“How did you become The Dirty Girls?” I asked.
“When my sister and I and some of our friends were in high school – like aged 13 and 14 – we were causing a ruckus on campus. They were saying: These girls haven’t showered in the last two years; they’re disgusting. And we kept fighting back. We went: Oh? You wanna see dirty? No problem!
“So we would literally come to school with like whipped cream in our hair and, instead of lipstick ON our lips, it would be AROUND our lips. We just wanted to completely like obliterate the status quo of feminine products and beauty and all those kinda things.
“That was in the 1990s, before iPhones. We were just doing it because that’s what we wanted to do. But this other student kid, Michael Lucid. captured it on camera and shelved it as a VHS tape for 17 years and then, in March 2013, he digitised it and put it on YouTube just to show someone in New York and it leaked and just blew up (in hits) in days. We were called The Dirty Girls in high school. It was an insult then, but now we’re flipping it into like an empowered state.”
“And now it’s The Dirty Girls Project,” I said.
“Yes. There was so much outrage from lots of young women and adults and teenagers reaching out saying: Oh! We wish we had more dirty girls on our campus! You guys are so inspiring! So we thought: I guess there is a real calling for more inspirational badass girls that allow you to be who you wanna be. The Dirty Girls give you permission to be weird.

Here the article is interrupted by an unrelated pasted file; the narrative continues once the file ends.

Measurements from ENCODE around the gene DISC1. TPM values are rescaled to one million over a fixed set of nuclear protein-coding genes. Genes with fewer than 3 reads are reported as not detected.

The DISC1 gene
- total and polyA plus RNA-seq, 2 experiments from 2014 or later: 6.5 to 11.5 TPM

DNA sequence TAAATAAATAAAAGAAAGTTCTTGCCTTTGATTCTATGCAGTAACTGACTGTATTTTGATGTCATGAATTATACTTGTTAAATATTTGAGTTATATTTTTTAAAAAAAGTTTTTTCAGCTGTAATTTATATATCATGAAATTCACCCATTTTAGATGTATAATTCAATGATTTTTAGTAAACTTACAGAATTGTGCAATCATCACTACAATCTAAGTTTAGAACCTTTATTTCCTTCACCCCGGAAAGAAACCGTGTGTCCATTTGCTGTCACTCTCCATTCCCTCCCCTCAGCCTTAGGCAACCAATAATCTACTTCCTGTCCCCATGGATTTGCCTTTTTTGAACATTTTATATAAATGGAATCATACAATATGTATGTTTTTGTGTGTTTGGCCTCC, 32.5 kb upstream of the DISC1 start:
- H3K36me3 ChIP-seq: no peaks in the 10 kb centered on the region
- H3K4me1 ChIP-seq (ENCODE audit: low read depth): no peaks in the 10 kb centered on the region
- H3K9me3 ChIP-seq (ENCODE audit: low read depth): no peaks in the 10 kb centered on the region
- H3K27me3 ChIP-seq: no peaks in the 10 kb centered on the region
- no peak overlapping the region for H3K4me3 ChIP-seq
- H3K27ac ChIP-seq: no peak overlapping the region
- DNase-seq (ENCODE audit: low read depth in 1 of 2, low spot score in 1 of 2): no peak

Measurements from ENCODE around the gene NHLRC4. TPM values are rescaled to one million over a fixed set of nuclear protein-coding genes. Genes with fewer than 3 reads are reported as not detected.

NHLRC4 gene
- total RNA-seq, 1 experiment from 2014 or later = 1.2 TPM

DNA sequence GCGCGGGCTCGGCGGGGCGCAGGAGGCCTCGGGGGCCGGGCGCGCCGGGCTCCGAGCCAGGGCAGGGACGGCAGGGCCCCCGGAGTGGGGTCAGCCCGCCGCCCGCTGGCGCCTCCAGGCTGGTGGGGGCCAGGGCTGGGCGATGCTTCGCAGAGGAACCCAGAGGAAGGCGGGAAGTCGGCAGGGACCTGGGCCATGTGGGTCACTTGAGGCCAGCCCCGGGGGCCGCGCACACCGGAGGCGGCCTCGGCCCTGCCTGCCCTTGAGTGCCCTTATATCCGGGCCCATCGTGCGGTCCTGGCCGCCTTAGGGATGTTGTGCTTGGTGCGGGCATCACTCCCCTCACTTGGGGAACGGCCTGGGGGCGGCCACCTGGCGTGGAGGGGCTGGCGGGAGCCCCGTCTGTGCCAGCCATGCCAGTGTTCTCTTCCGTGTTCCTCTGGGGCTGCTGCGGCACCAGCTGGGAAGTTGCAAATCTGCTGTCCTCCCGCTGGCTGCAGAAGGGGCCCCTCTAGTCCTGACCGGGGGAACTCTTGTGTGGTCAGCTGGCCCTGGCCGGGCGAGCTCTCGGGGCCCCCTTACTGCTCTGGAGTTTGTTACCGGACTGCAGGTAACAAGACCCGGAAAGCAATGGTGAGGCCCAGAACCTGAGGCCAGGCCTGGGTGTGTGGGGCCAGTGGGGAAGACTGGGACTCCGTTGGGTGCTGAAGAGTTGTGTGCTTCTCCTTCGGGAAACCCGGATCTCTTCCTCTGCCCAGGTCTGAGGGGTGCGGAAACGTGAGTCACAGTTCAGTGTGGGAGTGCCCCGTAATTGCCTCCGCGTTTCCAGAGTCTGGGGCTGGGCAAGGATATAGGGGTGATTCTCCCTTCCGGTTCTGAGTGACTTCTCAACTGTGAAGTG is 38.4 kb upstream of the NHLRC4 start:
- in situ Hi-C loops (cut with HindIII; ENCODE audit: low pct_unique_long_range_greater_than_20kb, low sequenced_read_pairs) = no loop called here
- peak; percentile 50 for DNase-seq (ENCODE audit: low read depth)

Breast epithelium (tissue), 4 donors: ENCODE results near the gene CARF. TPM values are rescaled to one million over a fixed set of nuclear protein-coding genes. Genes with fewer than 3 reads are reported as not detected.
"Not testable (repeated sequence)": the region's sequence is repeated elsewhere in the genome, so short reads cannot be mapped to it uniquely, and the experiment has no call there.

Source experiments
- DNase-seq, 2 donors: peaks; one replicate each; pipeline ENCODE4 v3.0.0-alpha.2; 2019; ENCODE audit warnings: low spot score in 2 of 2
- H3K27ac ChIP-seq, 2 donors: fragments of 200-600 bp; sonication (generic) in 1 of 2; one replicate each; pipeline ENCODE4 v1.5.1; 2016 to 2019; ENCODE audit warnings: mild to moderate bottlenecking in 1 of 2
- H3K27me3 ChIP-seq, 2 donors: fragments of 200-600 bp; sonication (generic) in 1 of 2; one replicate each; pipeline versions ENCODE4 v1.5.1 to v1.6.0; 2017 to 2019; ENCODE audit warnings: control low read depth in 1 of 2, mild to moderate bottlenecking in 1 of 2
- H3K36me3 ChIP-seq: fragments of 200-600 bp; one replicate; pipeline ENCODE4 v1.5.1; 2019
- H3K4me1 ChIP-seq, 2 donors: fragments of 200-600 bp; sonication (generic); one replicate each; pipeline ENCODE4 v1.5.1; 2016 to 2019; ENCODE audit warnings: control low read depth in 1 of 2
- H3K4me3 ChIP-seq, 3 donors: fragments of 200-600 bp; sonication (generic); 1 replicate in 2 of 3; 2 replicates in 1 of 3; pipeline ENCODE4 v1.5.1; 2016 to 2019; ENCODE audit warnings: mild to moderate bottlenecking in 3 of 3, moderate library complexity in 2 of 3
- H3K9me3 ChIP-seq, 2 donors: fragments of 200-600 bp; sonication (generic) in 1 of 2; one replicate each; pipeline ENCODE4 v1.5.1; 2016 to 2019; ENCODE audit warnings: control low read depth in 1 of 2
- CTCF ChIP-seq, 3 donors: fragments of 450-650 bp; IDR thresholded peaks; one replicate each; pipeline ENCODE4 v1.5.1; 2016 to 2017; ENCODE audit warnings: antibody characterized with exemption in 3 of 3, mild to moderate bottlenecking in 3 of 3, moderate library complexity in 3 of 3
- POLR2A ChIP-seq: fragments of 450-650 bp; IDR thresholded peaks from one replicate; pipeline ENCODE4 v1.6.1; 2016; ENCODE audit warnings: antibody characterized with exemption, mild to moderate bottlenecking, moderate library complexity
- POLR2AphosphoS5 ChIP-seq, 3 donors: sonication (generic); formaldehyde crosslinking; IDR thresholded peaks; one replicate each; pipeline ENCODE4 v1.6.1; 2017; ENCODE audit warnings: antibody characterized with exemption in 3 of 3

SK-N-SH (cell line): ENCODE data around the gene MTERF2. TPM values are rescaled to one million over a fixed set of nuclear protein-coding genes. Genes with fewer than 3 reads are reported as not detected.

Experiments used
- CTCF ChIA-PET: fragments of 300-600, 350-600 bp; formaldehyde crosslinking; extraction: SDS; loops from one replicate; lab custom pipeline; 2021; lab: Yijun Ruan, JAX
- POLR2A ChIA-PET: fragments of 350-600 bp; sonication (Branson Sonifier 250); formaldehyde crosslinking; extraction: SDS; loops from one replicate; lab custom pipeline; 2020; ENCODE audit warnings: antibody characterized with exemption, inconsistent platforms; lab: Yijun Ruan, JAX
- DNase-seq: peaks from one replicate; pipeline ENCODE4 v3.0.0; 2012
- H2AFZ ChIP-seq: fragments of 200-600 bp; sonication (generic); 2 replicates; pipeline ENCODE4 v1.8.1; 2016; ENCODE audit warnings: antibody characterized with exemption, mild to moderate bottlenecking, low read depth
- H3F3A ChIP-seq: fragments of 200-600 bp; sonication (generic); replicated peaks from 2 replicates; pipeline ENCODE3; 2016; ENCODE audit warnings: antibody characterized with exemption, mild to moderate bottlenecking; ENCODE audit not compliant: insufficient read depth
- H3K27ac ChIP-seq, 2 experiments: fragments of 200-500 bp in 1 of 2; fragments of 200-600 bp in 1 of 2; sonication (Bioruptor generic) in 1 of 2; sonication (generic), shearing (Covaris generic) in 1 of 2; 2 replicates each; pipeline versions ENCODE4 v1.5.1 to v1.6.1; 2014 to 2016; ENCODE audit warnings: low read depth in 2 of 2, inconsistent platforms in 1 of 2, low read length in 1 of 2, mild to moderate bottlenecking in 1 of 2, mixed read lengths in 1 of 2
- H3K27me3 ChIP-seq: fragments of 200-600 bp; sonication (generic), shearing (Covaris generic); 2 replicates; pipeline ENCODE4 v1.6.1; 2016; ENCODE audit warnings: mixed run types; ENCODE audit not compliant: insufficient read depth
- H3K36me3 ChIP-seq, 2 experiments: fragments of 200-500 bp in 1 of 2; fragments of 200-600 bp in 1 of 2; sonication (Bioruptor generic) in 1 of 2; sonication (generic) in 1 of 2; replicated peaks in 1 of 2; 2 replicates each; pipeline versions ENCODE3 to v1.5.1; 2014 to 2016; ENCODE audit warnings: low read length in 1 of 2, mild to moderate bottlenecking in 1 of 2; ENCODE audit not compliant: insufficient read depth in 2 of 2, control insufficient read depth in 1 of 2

“And The Dirty Girls Project is this new multi-media platform where we collaborate and find more Dirty Girls and produce original content around them – an event, a video, an art project. Badass awesome content. We launched our website in October 2014.”
“The Funny Farty Yoga Party on Sunday is for charity…” I said.
“Yes. It’s going to various women’s groups, local groups and to Shine On Sierra Leone: they’re an amazing organisation that has very successfully empowered the women of the villages. They’ve built primary schools; they’re building an elementary school; they’ve set up a whole micro-loan system; they’re teaching women how to run their own villages. An incredible organisation. So we are working with them too.”
“Why Sierra Leone?” I asked.
“I know it sounds far-fetched,” Amber started to say.
“We like far-fetched,” I told her.
“But,” she continued, “it’s based in Culver City, where we are and we’re very good friends with the woman who is the founder of it and we’ve directly seen the impact she has had.”
“You were born and raised in Hollywood and you live in Culver City,” I said. “When’s your feature film coming out?”
“We’ve put it on a back-burner. There could be two different approaches. One would be a documentary. Michael Lucid did the film in 1996 and then did a follow-up with us in 2000 and then he did a third one.”
“Are you looking to start a Dirty Girls chapter in London?” I asked. “You could have branches everywhere, like Starbucks.”
“We don’t go corporate,” said Amber. “No way. Evil! Evil!?”
You can see the original 1996 Dirty Girls film on YouTube.